Most performers will use a metal paint can to hold their fuel for dipping. Make sure the can is labeled and the lid fits tightly. The can will wear out occasionally and will need to be replaced. Make sure the container you use has a good seal and it can be tipped upside down without fuel leaking. The container should also be able to take a moderate kick without rupturing. Only carry as much fuel as needed and keep the number of containers to a minimum. Having the entire performance group use the same fuel will simplify matters. An empty container is just as dangerous and more explosive than a full container so treat It appropriately. Never put fuel in a glass container.
Now that we have transported the fuel, it is time to dip the tools. Fire tools typically need to be dipped for a minute to be completely soaked, but may require more time for the first use. For difficult or large tools, a turkey baster works nicely.
Excess Fuel Removal
After fueling, you will typically have excess fuel on your tools. You will need to remove the extra fuel. First you need to allow excess fuel to drain back in to can on is own. Next you will need to remove the fuel that would fly from the wick when performing. The standard method is spinning out. This involves quickly spinning your tools unlit to remove excess fuel. Often times the fuel that is spun off can be recaptured in an empty paint can and placed back in the dipping can. To do this, hold the can with your tool (usually poi) above the bottom of the can and quickly spin the can. For tools that are too difficult to recapture the extra fuel, spin them with a fast downward motion so not to spray fuel everywhere. Find an area that the excess fuel will not cause damage.
Always be comfortable with your tool unlit before you light up. First make sure you are away from the fuel station and all fuel is tightly closed. Ensure you do not have fuel on parts of your tools besides the wicks because this can be a fire hazard. It is best to have someone else light your wicks. Start at the bottom of the wick because the fire will burn upward. A long extension BBQ lighter can help get your hands away from the wicks. If it is windy, you may have to shield the flame for a few seconds until it gets burning. It is easiest to light from another performer or an open oil lamp, but your safety can also light you. Do not keep a lighter in your pocket. If you close catch on fire, it can explode.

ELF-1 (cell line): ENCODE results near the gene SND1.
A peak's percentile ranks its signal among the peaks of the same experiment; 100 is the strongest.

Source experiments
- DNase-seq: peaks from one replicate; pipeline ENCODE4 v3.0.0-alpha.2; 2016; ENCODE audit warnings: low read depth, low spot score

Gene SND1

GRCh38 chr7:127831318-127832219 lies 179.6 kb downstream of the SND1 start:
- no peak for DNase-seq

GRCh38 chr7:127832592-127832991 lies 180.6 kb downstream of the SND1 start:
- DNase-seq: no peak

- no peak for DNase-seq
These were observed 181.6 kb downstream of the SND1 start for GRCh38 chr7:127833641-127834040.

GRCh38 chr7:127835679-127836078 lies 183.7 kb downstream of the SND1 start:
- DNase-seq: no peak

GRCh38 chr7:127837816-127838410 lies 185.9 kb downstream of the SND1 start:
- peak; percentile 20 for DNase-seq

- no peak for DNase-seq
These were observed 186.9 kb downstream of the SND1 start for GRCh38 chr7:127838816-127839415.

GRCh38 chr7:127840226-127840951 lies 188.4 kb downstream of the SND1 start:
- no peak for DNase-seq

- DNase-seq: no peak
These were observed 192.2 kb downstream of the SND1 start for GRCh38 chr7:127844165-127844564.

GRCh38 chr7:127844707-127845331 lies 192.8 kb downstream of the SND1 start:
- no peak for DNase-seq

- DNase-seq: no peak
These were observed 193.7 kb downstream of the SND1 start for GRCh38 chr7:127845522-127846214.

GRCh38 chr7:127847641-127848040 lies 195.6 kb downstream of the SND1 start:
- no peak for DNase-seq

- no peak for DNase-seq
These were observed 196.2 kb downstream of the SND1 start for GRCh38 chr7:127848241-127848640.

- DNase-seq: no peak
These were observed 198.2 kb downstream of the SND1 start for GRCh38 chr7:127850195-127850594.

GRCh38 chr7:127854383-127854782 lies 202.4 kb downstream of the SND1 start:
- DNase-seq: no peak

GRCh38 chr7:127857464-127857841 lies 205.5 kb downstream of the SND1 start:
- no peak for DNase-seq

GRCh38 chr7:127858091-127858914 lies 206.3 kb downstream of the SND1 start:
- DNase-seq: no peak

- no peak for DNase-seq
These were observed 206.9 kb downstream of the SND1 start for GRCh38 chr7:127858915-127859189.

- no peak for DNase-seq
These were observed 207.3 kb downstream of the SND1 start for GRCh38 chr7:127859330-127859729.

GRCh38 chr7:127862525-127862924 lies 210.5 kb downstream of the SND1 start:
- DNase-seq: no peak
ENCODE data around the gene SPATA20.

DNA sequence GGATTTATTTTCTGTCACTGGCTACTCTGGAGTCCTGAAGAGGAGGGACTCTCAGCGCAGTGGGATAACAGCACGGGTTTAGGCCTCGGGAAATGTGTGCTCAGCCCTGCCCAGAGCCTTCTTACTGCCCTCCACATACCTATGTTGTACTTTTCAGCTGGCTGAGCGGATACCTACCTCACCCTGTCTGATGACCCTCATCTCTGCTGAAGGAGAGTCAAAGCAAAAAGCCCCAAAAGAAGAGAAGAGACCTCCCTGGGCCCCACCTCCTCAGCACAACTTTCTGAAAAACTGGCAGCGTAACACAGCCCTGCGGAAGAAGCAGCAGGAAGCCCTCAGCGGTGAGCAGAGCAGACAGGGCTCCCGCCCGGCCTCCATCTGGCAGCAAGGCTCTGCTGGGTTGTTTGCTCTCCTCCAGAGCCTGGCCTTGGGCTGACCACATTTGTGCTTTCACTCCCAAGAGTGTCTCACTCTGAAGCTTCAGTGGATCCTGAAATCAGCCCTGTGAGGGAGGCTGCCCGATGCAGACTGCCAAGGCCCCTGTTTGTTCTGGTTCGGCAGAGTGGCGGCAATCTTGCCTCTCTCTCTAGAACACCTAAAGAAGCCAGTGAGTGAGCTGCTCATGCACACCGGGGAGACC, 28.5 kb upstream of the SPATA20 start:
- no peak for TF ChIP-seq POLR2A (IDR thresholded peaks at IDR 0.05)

Putting out your tools and yourself
Your safety should be holding a fire blanket when ever you are lit. And have a fire extinguisher close at hand in case of an emergency. Your fire blanket can be a wet towel, treated fabric such as duvetyn or a welding blanket.
There are 2 typical methods for putting out your tools. One method is to lay your towel on the ground and set your fire tool in the middle of it. Your safety will then roll the tool up in the blanket to smother the flames. The other method is similar but the safety will take the towel to the under side of the tool and wrap it up while you are still holding it. This takes a little more practice but can be done more quickly. This method is not recommended for larger tools. It is best to put out your tools before they burn out on their own. As fuel runs out, the wick will start burning. Starting form the bottom, most tools can be blow out when they get to this point. It is a good idea to practice putting out tools while the performer is moving, because many people will panic and not stay still in an emergency situation.
After your tools have been extinguished, it is possible for the wicks to continue smoldering for a while. This can be damaging to your wicks and can be an ignition source if placed near any fuels. Placing your wicks inside an air tight metal can can help completely extinguish the wicks. If the wicks stay warm to the touch, assume they are still on fire.
You can be quite sure that you will light yourself on fire at some point. The most common reason for this is fuel transferring from your tools to your body. Typically this is not a major problem if you are prepared. Your safety needs to be ready to call out the body part where you are on fire immediately. Usually a quick brush of your hand across the burning clothing is enough to put it out. If this is not working or you don’t notice the fire, your safety needs to put you out by smothering the flame.
If there is ever a fire that will not go out imediately, go straight for the fire extinguisher.
First Aid for Burns
Burns are the most common injury during fire performance. Get medical attention immediately incase of any injury. If powder from a fire extinguisher contacts the burn, send it with the ambulance so they know how to best treat the injury.
Be Safe and Have fun